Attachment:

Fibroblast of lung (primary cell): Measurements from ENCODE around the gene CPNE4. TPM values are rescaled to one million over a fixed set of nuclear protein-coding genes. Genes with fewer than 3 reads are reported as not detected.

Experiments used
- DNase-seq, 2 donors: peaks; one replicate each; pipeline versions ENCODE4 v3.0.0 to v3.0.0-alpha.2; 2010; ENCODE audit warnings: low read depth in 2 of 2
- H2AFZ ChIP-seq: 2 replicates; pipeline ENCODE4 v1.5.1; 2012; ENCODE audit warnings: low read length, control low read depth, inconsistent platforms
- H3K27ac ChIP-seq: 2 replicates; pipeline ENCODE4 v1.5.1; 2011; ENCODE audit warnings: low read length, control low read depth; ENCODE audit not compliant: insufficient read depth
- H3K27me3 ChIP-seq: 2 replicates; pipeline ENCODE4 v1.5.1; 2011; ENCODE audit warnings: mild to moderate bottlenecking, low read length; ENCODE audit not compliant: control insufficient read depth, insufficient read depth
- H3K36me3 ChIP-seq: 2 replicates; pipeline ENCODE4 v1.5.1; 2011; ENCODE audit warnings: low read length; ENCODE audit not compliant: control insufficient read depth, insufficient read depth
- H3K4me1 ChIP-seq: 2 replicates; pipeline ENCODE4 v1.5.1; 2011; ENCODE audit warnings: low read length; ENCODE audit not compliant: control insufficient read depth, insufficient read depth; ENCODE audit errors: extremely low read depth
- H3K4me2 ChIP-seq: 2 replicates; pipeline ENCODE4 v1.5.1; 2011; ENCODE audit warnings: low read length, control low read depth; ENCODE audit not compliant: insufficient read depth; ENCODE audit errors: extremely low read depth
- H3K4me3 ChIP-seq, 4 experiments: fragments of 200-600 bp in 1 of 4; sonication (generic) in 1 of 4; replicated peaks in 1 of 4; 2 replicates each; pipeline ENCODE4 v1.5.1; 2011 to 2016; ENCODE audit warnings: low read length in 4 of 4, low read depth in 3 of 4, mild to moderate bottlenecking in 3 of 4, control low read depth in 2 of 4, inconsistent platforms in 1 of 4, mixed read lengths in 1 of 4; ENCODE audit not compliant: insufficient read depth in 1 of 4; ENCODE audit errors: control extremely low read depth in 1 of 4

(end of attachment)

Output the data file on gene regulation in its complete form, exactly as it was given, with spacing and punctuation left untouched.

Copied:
Fibroblast of lung (primary cell): Measurements from ENCODE around the gene CPNE4. TPM values are rescaled to one million over a fixed set of nuclear protein-coding genes. Genes with fewer than 3 reads are reported as not detected.

Experiments used
- DNase-seq, 2 donors: peaks; one replicate each; pipeline versions ENCODE4 v3.0.0 to v3.0.0-alpha.2; 2010; ENCODE audit warnings: low read depth in 2 of 2
- H2AFZ ChIP-seq: 2 replicates; pipeline ENCODE4 v1.5.1; 2012; ENCODE audit warnings: low read length, control low read depth, inconsistent platforms
- H3K27ac ChIP-seq: 2 replicates; pipeline ENCODE4 v1.5.1; 2011; ENCODE audit warnings: low read length, control low read depth; ENCODE audit not compliant: insufficient read depth
- H3K27me3 ChIP-seq: 2 replicates; pipeline ENCODE4 v1.5.1; 2011; ENCODE audit warnings: mild to moderate bottlenecking, low read length; ENCODE audit not compliant: control insufficient read depth, insufficient read depth
- H3K36me3 ChIP-seq: 2 replicates; pipeline ENCODE4 v1.5.1; 2011; ENCODE audit warnings: low read length; ENCODE audit not compliant: control insufficient read depth, insufficient read depth
- H3K4me1 ChIP-seq: 2 replicates; pipeline ENCODE4 v1.5.1; 2011; ENCODE audit warnings: low read length; ENCODE audit not compliant: control insufficient read depth, insufficient read depth; ENCODE audit errors: extremely low read depth
- H3K4me2 ChIP-seq: 2 replicates; pipeline ENCODE4 v1.5.1; 2011; ENCODE audit warnings: low read length, control low read depth; ENCODE audit not compliant: insufficient read depth; ENCODE audit errors: extremely low read depth
- H3K4me3 ChIP-seq, 4 experiments: fragments of 200-600 bp in 1 of 4; sonication (generic) in 1 of 4; replicated peaks in 1 of 4; 2 replicates each; pipeline ENCODE4 v1.5.1; 2011 to 2016; ENCODE audit warnings: low read length in 4 of 4, low read depth in 3 of 4, mild to moderate bottlenecking in 3 of 4, control low read depth in 2 of 4, inconsistent platforms in 1 of 4, mixed read lengths in 1 of 4; ENCODE audit not compliant: insufficient read depth in 1 of 4; ENCODE audit errors: control extremely low read depth in 1 of 4